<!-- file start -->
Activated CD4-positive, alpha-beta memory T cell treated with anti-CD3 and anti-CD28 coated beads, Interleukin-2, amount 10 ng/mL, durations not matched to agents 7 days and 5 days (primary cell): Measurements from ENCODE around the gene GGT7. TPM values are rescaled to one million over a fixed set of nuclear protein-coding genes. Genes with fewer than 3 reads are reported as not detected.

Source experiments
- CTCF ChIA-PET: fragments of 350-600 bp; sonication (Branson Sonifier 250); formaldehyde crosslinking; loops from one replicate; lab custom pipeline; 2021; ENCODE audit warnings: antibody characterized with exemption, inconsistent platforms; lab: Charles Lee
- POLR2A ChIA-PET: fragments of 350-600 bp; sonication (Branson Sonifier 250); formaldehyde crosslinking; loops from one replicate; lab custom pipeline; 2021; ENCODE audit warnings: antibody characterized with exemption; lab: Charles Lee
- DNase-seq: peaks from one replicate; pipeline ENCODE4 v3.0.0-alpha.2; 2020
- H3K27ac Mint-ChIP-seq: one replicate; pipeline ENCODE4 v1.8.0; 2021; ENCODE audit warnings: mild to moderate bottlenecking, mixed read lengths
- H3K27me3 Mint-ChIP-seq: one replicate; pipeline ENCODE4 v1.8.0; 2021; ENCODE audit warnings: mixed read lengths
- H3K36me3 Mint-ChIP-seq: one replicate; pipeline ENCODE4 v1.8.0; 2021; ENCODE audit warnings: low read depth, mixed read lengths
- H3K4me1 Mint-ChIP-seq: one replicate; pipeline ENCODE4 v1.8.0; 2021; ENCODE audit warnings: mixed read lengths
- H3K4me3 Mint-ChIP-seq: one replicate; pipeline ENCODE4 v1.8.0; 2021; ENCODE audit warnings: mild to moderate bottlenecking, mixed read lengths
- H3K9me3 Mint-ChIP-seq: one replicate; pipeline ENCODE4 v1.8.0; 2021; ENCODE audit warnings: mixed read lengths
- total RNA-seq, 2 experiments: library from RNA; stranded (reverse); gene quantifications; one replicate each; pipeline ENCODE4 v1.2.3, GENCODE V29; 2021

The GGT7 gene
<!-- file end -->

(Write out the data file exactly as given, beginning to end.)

Activated CD4-positive, alpha-beta memory T cell treated with anti-CD3 and anti-CD28 coated beads, Interleukin-2, amount 10 ng/mL, durations not matched to agents 7 days and 5 days (primary cell): Measurements from ENCODE around the gene GGT7. TPM values are rescaled to one million over a fixed set of nuclear protein-coding genes. Genes with fewer than 3 reads are reported as not detected.

Source experiments
- CTCF ChIA-PET: fragments of 350-600 bp; sonication (Branson Sonifier 250); formaldehyde crosslinking; loops from one replicate; lab custom pipeline; 2021; ENCODE audit warnings: antibody characterized with exemption, inconsistent platforms; lab: Charles Lee
- POLR2A ChIA-PET: fragments of 350-600 bp; sonication (Branson Sonifier 250); formaldehyde crosslinking; loops from one replicate; lab custom pipeline; 2021; ENCODE audit warnings: antibody characterized with exemption; lab: Charles Lee
- DNase-seq: peaks from one replicate; pipeline ENCODE4 v3.0.0-alpha.2; 2020
- H3K27ac Mint-ChIP-seq: one replicate; pipeline ENCODE4 v1.8.0; 2021; ENCODE audit warnings: mild to moderate bottlenecking, mixed read lengths
- H3K27me3 Mint-ChIP-seq: one replicate; pipeline ENCODE4 v1.8.0; 2021; ENCODE audit warnings: mixed read lengths
- H3K36me3 Mint-ChIP-seq: one replicate; pipeline ENCODE4 v1.8.0; 2021; ENCODE audit warnings: low read depth, mixed read lengths
- H3K4me1 Mint-ChIP-seq: one replicate; pipeline ENCODE4 v1.8.0; 2021; ENCODE audit warnings: mixed read lengths
- H3K4me3 Mint-ChIP-seq: one replicate; pipeline ENCODE4 v1.8.0; 2021; ENCODE audit warnings: mild to moderate bottlenecking, mixed read lengths
- H3K9me3 Mint-ChIP-seq: one replicate; pipeline ENCODE4 v1.8.0; 2021; ENCODE audit warnings: mixed read lengths
- total RNA-seq, 2 experiments: library from RNA; stranded (reverse); gene quantifications; one replicate each; pipeline ENCODE4 v1.2.3, GENCODE V29; 2021

The GGT7 gene